Achieve 300 Mbps Speeds on an 802.11n Network

Channel Bonding Can Push Your Network Speed to Its Theoretical Limit

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An 802.11n Wi-Fi network connection supports up to 300 Mbps of rated (theoretical) bandwidth under best case conditions. Unfortunately, an 802.11n link will sometimes operate at much lower speeds like 150 Mbps and below.

For an 802.11n connection to run at its maximum speed, Wireless-N broadband routers and network adapters must be linked and running in what's called channel bonding mode.

802.11n and Channel Bonding

In 802.11n, bonding utilizes two adjacent Wi-Fi channels simultaneously to double the bandwidth of the wireless link compared to 802.11b/g.

The 802.11n standard specifies 300 Mbps theoretical bandwidth is available when using channel bonding. Without it, about 50% of this bandwidth is lost (actually slightly more due to protocol overhead considerations), and in those cases, 802.11n equipment will generally report connections in the 130-150 Mbps rated range.

Channel bonding substantially increases the risk of interfering with nearby Wi-Fi networks due to the increased spectrum and power it consumes.

Setting up 802.11n Channel Bonding

802.11n products normally do not enable channel bonding by default but instead, run in traditional single channel mode to keep the risk of interference low. Both the router and wireless N clients must be configured to run in a channel bonding mode together to achieve any performance benefit.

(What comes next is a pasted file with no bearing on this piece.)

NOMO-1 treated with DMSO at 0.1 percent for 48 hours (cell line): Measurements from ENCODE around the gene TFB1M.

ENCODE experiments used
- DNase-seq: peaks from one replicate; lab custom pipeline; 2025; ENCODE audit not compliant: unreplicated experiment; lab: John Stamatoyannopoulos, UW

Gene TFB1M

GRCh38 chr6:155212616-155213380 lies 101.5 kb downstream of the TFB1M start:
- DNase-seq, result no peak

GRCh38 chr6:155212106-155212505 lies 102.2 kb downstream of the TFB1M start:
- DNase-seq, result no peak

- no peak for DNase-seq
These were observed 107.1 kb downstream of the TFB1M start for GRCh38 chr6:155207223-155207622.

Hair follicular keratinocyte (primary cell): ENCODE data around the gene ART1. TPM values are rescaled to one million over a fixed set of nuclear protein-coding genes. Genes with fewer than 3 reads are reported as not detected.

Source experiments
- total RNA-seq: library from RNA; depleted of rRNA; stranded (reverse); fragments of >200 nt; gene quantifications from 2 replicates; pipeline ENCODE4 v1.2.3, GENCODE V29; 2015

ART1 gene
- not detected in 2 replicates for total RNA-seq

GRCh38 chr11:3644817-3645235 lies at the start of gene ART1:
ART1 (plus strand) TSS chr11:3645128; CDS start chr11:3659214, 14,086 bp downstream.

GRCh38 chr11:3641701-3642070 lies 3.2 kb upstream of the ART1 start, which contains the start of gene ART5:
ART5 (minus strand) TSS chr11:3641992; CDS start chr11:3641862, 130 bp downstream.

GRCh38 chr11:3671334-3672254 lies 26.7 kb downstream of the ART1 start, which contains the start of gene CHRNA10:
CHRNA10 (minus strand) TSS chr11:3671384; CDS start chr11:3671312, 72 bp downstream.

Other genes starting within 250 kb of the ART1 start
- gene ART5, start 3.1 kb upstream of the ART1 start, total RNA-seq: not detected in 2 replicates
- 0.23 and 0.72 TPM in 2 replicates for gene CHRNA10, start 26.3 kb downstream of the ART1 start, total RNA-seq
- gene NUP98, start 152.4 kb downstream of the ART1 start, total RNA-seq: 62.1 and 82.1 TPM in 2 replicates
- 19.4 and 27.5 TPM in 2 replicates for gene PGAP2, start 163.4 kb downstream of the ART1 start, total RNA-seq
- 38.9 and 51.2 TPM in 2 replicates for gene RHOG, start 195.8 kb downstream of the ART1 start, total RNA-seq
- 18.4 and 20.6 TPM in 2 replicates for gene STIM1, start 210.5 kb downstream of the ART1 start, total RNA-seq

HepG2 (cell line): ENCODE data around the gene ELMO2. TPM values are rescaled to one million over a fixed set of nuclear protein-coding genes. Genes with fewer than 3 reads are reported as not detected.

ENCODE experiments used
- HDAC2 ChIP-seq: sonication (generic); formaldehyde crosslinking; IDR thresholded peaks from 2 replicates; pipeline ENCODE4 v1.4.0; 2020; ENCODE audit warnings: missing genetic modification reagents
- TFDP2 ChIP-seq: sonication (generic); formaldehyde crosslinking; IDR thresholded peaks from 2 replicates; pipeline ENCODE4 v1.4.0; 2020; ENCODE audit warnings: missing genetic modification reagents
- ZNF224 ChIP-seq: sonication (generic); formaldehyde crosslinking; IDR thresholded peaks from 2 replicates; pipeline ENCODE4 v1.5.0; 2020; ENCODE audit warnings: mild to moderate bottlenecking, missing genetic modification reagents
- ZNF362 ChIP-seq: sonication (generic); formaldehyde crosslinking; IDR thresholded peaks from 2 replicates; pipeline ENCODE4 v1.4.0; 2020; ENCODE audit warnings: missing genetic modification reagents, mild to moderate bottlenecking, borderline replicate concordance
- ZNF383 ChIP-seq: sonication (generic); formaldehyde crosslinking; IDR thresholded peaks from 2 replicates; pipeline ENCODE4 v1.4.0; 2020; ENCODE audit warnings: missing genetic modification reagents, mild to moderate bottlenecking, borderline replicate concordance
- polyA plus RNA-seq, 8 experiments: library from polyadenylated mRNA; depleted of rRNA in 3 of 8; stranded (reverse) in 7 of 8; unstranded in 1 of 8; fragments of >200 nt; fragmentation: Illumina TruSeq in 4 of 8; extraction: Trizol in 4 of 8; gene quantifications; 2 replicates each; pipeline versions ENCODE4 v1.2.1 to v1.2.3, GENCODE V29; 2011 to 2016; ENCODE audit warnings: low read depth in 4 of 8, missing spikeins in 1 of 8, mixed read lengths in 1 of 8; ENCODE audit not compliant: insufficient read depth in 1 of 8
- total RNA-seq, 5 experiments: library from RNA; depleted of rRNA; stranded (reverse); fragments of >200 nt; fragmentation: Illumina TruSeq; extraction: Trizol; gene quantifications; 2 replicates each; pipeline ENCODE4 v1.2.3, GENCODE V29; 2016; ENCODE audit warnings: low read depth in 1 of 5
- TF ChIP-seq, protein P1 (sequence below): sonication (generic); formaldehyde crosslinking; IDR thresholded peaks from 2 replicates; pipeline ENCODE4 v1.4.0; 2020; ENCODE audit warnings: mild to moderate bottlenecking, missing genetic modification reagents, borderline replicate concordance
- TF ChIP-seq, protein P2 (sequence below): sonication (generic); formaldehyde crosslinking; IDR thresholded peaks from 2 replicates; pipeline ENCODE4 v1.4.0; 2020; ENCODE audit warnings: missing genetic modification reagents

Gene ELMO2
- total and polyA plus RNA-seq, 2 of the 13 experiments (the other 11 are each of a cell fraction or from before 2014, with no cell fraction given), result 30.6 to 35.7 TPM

The steps to configure channel bonding vary depending on the product. The software will sometimes refer to single channel mode as 20 MHz operations (20 MHz being the width of a Wi-Fi channel) and channel bonding mode as 40 MHz operations.

Limitations of 802.11n Channel Bonding

802.11n equipment can ultimately fail to run in the maximum (300 Mbps) performance range for these reasons:

  • Some 802.11n gear cannot support channel bonding. For example, this mode of wireless signaling is government regulated in certain countries like the UK
  • If the 802.11n network includes any 802.11b/g clients, the performance of the entire network might be negatively affected, depending on the router's capabilities. Because 802.11b/g clients do not support channel bonding, these must be set up properly with a mixed mode Wireless N router to minimize performance impact.
  • Interference from other 802.11n networks nearby can prevent a Wireless N router from sustaining channel bonded connections. In fact, some Wireless N routers automatically fall back to single channel operation when they detect wireless interference on the channels
  • Even if a connection is capable of running at 300 Mbps, it doesn't mean that devices can download and upload data that fast. One major reason for this is that the ISP subscription doesn't allow for speeds that high (like if you're only paying for 100 Mbps)

As with other networking standards, applications running on an 802.11n network will typically see substantially less actual bandwidth than the rated maximums imply even with channel bonding in place. A 300 Mbps rated 802.11n connection will often yield 200 Mbps or less of user data throughput.

Single Band vs. Dual Band 802.11n

Some Wireless N routers (so-called N600 products) advertise support for 600 Mbps speeds. These routers do not provide 600 Mbps of bandwidth on a single connection but rather 300 Mbps channel bonded connections on each of the 2.4 GHz and 5 GHz frequency bands.